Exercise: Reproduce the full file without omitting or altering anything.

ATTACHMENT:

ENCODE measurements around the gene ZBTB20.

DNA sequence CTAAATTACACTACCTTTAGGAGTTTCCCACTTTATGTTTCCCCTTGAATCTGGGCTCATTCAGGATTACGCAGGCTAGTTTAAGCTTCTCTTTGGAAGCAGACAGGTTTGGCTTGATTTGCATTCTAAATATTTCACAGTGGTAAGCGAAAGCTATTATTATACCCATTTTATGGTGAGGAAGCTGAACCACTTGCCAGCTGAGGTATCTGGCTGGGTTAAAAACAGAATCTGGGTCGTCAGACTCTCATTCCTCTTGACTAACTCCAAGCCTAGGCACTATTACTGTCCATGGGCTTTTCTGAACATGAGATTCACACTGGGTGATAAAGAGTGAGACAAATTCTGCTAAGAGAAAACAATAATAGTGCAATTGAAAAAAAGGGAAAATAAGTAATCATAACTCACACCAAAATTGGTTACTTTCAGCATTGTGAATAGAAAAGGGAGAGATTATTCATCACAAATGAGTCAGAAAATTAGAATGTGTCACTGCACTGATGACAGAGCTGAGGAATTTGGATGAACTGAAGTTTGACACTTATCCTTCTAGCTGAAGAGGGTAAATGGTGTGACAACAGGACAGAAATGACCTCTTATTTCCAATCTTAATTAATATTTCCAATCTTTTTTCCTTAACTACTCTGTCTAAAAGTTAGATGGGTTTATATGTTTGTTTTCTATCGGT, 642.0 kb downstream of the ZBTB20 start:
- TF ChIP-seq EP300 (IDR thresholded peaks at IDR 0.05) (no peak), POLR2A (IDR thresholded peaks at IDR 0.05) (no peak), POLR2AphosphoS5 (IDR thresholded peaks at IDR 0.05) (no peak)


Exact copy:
ENCODE measurements around the gene ZBTB20.

DNA sequence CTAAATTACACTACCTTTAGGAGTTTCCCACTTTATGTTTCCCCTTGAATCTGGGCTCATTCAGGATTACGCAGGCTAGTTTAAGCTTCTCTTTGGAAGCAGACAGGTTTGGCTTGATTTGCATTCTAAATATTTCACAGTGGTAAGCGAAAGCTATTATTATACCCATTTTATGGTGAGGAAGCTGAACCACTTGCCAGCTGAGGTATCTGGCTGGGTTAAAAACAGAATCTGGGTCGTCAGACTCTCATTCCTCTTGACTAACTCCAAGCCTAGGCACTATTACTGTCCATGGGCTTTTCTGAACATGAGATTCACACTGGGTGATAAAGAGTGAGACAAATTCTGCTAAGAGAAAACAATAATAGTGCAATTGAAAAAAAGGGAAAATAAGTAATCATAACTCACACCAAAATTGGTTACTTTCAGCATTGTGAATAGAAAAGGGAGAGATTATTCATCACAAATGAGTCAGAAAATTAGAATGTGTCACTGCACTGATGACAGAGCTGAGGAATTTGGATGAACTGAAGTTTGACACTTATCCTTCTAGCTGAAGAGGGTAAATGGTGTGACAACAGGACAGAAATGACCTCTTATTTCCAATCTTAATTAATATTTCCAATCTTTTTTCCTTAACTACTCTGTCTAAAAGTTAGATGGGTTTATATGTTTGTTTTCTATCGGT, 642.0 kb downstream of the ZBTB20 start:
- TF ChIP-seq EP300 (IDR thresholded peaks at IDR 0.05) (no peak), POLR2A (IDR thresholded peaks at IDR 0.05) (no peak), POLR2AphosphoS5 (IDR thresholded peaks at IDR 0.05) (no peak)